Background: Established in 1930 and based in Basel, Switzerland, the Bank for International Settlements (BIS) is “owned” by 63 central banks. Its role is to serve as a counterparty in financial transactions and to facilitate collaboration, research, and analysis promoting stability in the global financial system. The current recession created by the COVID-19 pandemic makes it imperative for the BIS to help its members to overcome the main challenges in banking regulation and supervision and monetary policy.
On the banking side, the regulatory reforms that followed the global financial crisis allowed most banking sectors to enter the COVID-19 crisis in good shape. The liquidity stress resulting from the COVID-19 shock was largely contained and governments used banks to provide economic stimulus in emerging-market and developing economies and also in advanced economies in unprecedented ways. Bank credit was supported by various forms of government guarantees, regulatory forbearance, and looser macroprudential policy. Macroprudential policy thus seems to have become a tool in managing demand in the COVID-19 crisis. But a bank solvency shock of unknown size is coming. A macroprudential loosening is not what is called for in expectation of a solvency shock, which raises questions about the appropriate path for macroprudential policy looking forward.
On the monetary policy side, the COVID-19 crisis has rung the death knell for monetary policy’s long awaited return to normality. Unconventional monetary policy is no longer the prerogative of advanced economies. For the first time, central banks in emerging-market and developing economies have also resorted to large-scale market interventions. While the pre-COVID-19 debates about unconventional monetary policy will continue and intensify, new questions will arise as to their effects in the emerging-market and developing economies. In a world of low natural rates of interest, more fiscal-monetary cooperation is needed, and the management of high debt-to-GDP ratios will pose further challenges. Political pressures are likely to rise in favor of rolling back central bank independence in all countries.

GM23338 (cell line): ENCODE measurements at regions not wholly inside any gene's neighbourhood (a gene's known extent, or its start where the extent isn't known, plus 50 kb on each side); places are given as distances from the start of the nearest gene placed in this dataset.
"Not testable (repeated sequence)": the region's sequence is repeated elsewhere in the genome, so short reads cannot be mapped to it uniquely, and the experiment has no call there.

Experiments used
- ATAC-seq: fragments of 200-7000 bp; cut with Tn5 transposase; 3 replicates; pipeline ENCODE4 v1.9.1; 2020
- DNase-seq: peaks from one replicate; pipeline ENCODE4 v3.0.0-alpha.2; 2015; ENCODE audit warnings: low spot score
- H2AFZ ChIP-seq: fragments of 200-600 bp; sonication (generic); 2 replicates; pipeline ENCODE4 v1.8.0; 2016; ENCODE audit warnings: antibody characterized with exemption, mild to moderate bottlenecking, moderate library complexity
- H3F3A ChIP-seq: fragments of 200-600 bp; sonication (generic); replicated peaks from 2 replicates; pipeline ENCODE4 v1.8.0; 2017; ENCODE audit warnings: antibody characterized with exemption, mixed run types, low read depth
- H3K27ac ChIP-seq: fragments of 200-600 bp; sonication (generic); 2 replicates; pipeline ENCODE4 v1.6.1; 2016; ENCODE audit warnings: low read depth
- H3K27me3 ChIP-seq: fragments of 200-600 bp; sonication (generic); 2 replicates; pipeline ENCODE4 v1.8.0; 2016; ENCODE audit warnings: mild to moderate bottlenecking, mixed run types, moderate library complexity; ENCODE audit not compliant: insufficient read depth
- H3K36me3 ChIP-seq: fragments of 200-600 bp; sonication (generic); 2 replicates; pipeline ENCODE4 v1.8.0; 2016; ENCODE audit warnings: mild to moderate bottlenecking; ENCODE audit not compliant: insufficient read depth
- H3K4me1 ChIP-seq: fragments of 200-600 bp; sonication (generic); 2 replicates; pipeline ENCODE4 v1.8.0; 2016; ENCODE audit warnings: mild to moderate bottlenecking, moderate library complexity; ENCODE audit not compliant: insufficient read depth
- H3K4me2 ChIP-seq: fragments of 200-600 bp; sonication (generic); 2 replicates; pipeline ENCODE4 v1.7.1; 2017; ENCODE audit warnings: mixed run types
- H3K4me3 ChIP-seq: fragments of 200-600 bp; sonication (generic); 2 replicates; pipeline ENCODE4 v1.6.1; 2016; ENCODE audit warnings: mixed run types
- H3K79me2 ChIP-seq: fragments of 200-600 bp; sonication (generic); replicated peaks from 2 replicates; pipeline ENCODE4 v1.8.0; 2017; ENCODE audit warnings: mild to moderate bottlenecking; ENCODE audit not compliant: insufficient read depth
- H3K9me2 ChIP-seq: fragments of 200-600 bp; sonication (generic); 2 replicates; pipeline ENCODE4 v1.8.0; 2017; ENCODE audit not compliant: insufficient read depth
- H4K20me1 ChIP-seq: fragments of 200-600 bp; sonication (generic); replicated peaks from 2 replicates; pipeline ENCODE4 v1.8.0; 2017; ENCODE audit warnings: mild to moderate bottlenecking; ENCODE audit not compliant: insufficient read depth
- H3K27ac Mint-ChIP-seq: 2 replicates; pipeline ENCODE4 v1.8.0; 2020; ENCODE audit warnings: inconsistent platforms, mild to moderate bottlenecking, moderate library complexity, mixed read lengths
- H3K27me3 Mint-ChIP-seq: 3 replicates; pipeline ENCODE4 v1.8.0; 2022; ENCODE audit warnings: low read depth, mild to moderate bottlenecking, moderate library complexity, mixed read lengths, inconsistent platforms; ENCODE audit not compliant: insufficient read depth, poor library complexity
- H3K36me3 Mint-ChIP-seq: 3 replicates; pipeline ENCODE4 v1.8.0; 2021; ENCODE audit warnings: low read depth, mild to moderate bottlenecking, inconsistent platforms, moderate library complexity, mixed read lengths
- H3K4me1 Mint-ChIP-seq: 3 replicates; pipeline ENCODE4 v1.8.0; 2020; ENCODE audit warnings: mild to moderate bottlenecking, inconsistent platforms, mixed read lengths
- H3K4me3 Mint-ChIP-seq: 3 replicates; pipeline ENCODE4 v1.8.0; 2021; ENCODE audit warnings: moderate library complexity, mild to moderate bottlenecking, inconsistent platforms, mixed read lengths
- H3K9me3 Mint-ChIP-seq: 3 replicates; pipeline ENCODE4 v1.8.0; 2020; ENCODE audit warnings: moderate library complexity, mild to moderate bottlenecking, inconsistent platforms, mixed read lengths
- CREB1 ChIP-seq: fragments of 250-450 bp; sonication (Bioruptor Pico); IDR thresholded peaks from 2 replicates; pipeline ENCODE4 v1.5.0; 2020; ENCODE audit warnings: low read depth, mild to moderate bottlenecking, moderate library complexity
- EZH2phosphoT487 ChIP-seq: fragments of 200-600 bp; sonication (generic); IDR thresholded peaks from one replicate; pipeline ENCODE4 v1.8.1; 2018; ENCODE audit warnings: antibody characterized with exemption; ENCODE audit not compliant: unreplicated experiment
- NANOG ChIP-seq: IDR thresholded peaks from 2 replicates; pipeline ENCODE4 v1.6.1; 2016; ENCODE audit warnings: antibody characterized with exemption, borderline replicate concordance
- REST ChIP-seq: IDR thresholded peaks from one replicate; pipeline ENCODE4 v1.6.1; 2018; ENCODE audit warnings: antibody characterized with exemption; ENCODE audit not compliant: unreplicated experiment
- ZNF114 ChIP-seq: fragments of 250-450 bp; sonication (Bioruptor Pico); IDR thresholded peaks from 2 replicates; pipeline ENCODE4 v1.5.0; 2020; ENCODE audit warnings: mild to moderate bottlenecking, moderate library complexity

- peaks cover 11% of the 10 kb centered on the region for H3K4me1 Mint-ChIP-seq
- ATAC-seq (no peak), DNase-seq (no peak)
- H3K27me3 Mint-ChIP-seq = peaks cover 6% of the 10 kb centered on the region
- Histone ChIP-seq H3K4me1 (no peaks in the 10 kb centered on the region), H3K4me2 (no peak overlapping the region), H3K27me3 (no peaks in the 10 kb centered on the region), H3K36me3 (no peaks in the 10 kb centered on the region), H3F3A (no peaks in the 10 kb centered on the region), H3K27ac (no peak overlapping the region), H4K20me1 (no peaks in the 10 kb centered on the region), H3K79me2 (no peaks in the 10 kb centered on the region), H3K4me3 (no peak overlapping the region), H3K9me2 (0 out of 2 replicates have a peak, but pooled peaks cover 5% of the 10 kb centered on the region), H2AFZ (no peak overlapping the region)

Against this background, the BIS should focus on the following priorities and initiatives:
- The BIS must provide advice on how macroprudential authorities can support bank credit now and at the same time generate buffers for the coming solvency shock. The countries that fail to reconcile these two objectives run the risk of “zombifying” their banks, effectively rendering them insolvent and unable to allocate credit efficiently in the long run. One approach would be to mandate early bank recapitalization based on COVID-19 stress tests that would be frequent enough to phase in recapitalization as the magnitude of the shock becomes clearer. It will be important that higher capital adequacy ratios be achieved through an increase in bank capital rather than a decrease in bank loans.